About half the increase could come from exports to offset a 5.4-million-ton reduction in exports for Argentina, Brazil, Russia and Ukraine. If realized, the U.S. would be the world’s largest corn exporter for the second consecutive year. However, the 2.2-billion-bushel export level would only be slightly above the 10-year average.

Corn used for ethanol remained unchanged from 2023/24 levels on expectation that gas consumption will be flat. Feed and residual use was 50 million bushels higher than a year ago due to larger supplies and lower expected prices.

Figure 1: Corn stock-to-use and average farm price

Ending stocks for the 2024/25 marketing year are projected at more than 2.1 billion bushels, the highest since 2018/19 but 154 million bushels below market expectations. Ending stocks would be 16.5% above the 10-year average. If realized, the stocks-to-use ratio would reach 14.2%, the highest since 2018/19.

Total projected supply of more than 16.9 billion bushels would be the highest since 2017/18, and prices are expected to drop. USDA put the average corn price for the 2024/25 marketing year at $4.40 per bushel, down $0.25 from 2023/24.

Figure 1 shows the U.S. corn stocks to use ratio with the average farm price for corn since marketing year 2009/10.

Soybeans: 2024/25 Marketing Year

USDA projects higher supplies, crush, exports and ending stocks for the 2024/25 soybean crop relative to a year ago. In line with the March 28 prospective plantings survey, USDA projects U.S. farmers will plant 86.5 million acres of soybeans and harvest 85.6 million acres with trend-line yields of 52 bushels per acre, 1.4 bushels per acre higher than in 2023/24. If realized, total supplies would reach of 4.805 billion bushels, second only to 2018/19, putting significant weight on soybean prices for the marketing year.

Figure 2: Soybeans stock-to-use and average farm priceUSDA projects total soybean usage at 4.36 billion bushels, an increase of 246 million bushels from 2023/24. Crush demand is projected to increase by 125 million bushels relative to a year ago to a record 2.425 billion bushels due to higher demand for soybean oil for biofuels use. U.S. soybean exports are also projected to increase to 1.825 billion bushels, an increase of 125 million bushels relative to 2023/24 due to lower soybean production from Brazil. Even with the increase, 2024/25 soybean exports would remain 7% below the 10-year average.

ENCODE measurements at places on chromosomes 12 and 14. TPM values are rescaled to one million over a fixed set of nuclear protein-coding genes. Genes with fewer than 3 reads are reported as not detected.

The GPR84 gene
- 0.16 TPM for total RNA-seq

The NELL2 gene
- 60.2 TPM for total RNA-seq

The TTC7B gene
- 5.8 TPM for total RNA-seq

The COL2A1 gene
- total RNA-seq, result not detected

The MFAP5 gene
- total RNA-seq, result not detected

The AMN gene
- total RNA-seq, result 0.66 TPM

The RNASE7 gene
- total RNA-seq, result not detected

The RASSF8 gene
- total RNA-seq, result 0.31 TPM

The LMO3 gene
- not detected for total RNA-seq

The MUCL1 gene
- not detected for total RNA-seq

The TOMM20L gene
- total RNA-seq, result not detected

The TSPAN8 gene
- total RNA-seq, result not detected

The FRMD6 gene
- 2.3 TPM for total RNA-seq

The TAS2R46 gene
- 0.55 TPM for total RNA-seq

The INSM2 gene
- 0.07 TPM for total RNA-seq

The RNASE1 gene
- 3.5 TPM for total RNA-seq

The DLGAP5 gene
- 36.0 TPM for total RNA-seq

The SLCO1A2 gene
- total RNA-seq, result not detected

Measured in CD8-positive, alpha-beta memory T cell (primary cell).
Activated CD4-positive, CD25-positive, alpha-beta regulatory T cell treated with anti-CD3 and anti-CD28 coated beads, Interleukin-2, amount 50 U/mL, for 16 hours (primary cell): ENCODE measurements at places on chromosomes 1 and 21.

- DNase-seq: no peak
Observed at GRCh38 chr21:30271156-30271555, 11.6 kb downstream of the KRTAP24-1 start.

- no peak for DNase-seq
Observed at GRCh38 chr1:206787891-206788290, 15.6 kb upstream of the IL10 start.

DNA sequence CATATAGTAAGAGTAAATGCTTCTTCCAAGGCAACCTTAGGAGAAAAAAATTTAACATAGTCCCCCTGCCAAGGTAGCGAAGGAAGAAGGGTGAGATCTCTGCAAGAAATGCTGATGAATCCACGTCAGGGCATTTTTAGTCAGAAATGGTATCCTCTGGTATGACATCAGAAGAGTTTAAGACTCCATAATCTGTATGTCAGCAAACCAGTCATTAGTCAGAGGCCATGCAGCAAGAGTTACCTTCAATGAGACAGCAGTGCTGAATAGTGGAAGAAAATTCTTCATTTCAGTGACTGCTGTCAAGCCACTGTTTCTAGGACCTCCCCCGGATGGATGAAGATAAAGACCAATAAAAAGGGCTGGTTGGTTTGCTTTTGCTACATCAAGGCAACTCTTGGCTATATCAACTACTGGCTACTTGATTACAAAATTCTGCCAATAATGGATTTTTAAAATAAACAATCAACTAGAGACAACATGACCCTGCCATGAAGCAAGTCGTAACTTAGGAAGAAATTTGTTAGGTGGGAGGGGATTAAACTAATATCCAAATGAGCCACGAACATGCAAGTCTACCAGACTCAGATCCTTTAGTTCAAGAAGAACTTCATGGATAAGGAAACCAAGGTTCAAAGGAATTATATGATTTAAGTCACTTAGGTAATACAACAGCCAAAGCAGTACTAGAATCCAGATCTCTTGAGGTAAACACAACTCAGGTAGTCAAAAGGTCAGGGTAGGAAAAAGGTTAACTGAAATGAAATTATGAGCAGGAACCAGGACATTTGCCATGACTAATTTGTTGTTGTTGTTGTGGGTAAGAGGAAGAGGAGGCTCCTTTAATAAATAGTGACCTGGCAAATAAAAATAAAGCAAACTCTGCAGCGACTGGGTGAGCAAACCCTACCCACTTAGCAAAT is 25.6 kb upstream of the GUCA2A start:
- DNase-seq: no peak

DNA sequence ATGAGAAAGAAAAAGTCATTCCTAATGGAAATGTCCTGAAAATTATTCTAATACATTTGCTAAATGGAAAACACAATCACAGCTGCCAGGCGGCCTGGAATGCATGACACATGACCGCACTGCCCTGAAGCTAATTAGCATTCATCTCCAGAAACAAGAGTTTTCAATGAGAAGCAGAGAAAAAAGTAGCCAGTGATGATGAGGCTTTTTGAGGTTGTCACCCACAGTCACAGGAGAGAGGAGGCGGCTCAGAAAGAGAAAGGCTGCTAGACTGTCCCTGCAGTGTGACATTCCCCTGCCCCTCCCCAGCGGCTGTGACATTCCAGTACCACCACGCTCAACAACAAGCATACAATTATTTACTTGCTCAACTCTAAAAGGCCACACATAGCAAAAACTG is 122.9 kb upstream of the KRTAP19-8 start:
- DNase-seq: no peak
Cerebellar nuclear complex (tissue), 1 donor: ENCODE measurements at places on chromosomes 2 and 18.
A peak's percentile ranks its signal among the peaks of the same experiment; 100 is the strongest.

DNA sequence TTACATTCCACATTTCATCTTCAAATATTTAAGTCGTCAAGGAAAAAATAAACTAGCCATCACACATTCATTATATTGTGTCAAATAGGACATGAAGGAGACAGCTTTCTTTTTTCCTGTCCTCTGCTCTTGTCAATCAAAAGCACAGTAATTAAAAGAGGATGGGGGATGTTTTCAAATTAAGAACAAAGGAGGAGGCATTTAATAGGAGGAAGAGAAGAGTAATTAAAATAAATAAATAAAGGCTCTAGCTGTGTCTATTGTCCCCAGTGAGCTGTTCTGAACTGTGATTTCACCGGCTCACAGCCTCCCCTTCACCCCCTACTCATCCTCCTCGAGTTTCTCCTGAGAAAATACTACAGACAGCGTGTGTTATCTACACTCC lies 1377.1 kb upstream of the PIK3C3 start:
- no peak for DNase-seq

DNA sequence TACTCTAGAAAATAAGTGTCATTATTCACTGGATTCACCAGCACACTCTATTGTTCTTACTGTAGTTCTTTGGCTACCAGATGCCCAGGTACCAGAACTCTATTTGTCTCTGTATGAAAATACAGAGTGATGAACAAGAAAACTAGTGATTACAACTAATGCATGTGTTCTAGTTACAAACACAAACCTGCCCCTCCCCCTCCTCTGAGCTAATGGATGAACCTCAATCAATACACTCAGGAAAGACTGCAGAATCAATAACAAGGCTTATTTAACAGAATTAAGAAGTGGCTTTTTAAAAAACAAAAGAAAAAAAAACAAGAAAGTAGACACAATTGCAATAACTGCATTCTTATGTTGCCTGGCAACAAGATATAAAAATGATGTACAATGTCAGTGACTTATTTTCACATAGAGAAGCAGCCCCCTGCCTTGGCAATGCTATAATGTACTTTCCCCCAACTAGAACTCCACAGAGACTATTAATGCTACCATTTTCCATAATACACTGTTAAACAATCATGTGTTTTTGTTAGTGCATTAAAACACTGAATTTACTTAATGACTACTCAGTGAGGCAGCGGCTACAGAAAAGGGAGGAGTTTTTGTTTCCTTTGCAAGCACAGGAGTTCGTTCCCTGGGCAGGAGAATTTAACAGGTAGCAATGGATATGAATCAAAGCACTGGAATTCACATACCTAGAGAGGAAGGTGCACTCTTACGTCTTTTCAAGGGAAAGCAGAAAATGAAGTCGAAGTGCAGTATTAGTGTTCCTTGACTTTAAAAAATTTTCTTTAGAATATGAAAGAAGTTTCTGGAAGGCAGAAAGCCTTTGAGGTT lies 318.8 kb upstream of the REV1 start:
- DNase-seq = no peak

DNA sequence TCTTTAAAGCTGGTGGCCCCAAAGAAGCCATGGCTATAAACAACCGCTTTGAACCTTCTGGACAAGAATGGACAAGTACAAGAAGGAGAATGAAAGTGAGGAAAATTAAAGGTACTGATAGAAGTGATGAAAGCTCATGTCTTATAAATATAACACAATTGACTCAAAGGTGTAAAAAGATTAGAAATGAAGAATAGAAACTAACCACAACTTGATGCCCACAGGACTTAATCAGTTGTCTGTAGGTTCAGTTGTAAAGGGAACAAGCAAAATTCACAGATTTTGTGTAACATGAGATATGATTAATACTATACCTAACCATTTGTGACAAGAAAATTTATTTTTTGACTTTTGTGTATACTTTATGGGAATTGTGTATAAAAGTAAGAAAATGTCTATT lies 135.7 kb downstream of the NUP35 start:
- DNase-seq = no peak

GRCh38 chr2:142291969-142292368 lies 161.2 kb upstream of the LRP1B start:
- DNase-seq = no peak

USDA’s projection for ending stocks of 445 million bushels was slightly above market expectations and, if realized, the highest level since 2019/20 and 20% above the 10-year average. This would put the stocks-to-use ratio at 10.2%, the highest since 2019/20 and only the seventh time since 2000 that it would exceed 10%.

The average price for U.S. marketing year 2024/25 is projected to be $11.20 per bushel, down $1.35 relative to a year ago. Figure 2 shows the U.S. soybean stocks to use ratio and the average farm price for soybeans since 2009/10.

Wheat: 2024/25 Marketing Year

The outlook for U.S. wheat calls for larger supplies, modestly higher domestic use, increased exports and higher stocks. The projected all-wheat yield is 48.9 bushels per acre, up 0.3 bushels from 2023/24. Fifty percent of the U.S. wheat crop was rated good-to-excellent as of May 6.

Higher domestic and global supplies are expected to weigh on wheat prices for 2024/25. All-wheat production is projected up 3% to 1.858 billion bushels, which would be the highest level since 2019/20. Meanwhile, supplies are projected up 5.7% on larger carry-in stocks and production.

USDA projects total domestic use to increase 1% relative to a year ago, mainly from higher feed and residual use. U.S. wheat exports are projected at 775 million bushels, an increase of 55 million bushels relative to a year ago due to higher supplies and more competitive U.S. prices. However, context is everything. U.S. wheat export levels relative to a year ago (2023/24) are estimated at a 52-year low.

With supply outpacing use, ending stocks are projected 11% higher than last year at 766 million bushels. If realized, this would be the highest level since 2020/21, but 13.8% below the 10-year average. All-wheat ending stocks also came in slightly below the average pre-report expectation by 20 million bushels.